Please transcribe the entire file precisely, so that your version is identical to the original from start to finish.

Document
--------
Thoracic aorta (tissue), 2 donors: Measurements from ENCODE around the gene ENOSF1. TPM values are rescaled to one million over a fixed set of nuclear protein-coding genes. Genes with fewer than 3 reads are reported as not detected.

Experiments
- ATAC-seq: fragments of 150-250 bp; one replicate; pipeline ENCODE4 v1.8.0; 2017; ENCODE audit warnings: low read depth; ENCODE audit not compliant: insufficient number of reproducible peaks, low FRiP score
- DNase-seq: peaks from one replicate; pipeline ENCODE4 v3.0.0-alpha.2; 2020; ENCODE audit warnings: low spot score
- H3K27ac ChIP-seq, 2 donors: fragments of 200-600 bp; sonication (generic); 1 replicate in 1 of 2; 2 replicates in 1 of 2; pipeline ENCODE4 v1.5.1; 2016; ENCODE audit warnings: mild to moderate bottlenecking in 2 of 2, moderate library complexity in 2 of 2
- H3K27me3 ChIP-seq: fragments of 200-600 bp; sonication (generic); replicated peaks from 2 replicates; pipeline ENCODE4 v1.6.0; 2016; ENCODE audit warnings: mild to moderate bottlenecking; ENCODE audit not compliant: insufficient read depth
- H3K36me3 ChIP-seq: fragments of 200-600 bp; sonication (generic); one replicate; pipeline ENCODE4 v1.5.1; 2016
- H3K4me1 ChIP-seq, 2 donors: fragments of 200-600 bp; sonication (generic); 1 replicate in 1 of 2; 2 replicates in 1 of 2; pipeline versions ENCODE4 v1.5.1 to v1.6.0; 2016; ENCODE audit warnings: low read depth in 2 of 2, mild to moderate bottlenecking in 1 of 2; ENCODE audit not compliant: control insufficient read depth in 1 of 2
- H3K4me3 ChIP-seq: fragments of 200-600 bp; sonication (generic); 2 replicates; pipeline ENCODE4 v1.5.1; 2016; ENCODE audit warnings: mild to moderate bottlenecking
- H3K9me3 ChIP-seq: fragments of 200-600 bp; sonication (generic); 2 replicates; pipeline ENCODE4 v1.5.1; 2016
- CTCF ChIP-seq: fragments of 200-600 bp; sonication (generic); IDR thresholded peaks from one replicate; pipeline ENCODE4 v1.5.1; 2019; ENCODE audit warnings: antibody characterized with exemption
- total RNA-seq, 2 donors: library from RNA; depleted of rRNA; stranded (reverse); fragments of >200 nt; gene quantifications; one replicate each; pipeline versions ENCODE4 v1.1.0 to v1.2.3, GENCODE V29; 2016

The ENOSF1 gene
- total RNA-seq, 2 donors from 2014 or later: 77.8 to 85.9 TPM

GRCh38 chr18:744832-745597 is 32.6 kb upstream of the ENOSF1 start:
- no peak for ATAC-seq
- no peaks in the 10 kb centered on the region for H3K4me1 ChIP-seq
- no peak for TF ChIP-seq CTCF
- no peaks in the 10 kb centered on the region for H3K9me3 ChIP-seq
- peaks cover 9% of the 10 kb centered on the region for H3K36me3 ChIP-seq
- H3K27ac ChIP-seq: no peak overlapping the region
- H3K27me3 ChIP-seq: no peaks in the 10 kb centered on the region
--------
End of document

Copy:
Thoracic aorta (tissue), 2 donors: Measurements from ENCODE around the gene ENOSF1. TPM values are rescaled to one million over a fixed set of nuclear protein-coding genes. Genes with fewer than 3 reads are reported as not detected.

Experiments
- ATAC-seq: fragments of 150-250 bp; one replicate; pipeline ENCODE4 v1.8.0; 2017; ENCODE audit warnings: low read depth; ENCODE audit not compliant: insufficient number of reproducible peaks, low FRiP score
- DNase-seq: peaks from one replicate; pipeline ENCODE4 v3.0.0-alpha.2; 2020; ENCODE audit warnings: low spot score
- H3K27ac ChIP-seq, 2 donors: fragments of 200-600 bp; sonication (generic); 1 replicate in 1 of 2; 2 replicates in 1 of 2; pipeline ENCODE4 v1.5.1; 2016; ENCODE audit warnings: mild to moderate bottlenecking in 2 of 2, moderate library complexity in 2 of 2
- H3K27me3 ChIP-seq: fragments of 200-600 bp; sonication (generic); replicated peaks from 2 replicates; pipeline ENCODE4 v1.6.0; 2016; ENCODE audit warnings: mild to moderate bottlenecking; ENCODE audit not compliant: insufficient read depth
- H3K36me3 ChIP-seq: fragments of 200-600 bp; sonication (generic); one replicate; pipeline ENCODE4 v1.5.1; 2016
- H3K4me1 ChIP-seq, 2 donors: fragments of 200-600 bp; sonication (generic); 1 replicate in 1 of 2; 2 replicates in 1 of 2; pipeline versions ENCODE4 v1.5.1 to v1.6.0; 2016; ENCODE audit warnings: low read depth in 2 of 2, mild to moderate bottlenecking in 1 of 2; ENCODE audit not compliant: control insufficient read depth in 1 of 2
- H3K4me3 ChIP-seq: fragments of 200-600 bp; sonication (generic); 2 replicates; pipeline ENCODE4 v1.5.1; 2016; ENCODE audit warnings: mild to moderate bottlenecking
- H3K9me3 ChIP-seq: fragments of 200-600 bp; sonication (generic); 2 replicates; pipeline ENCODE4 v1.5.1; 2016
- CTCF ChIP-seq: fragments of 200-600 bp; sonication (generic); IDR thresholded peaks from one replicate; pipeline ENCODE4 v1.5.1; 2019; ENCODE audit warnings: antibody characterized with exemption
- total RNA-seq, 2 donors: library from RNA; depleted of rRNA; stranded (reverse); fragments of >200 nt; gene quantifications; one replicate each; pipeline versions ENCODE4 v1.1.0 to v1.2.3, GENCODE V29; 2016

The ENOSF1 gene
- total RNA-seq, 2 donors from 2014 or later: 77.8 to 85.9 TPM

GRCh38 chr18:744832-745597 is 32.6 kb upstream of the ENOSF1 start:
- no peak for ATAC-seq
- no peaks in the 10 kb centered on the region for H3K4me1 ChIP-seq
- no peak for TF ChIP-seq CTCF
- no peaks in the 10 kb centered on the region for H3K9me3 ChIP-seq
- peaks cover 9% of the 10 kb centered on the region for H3K36me3 ChIP-seq
- H3K27ac ChIP-seq: no peak overlapping the region
- H3K27me3 ChIP-seq: no peaks in the 10 kb centered on the region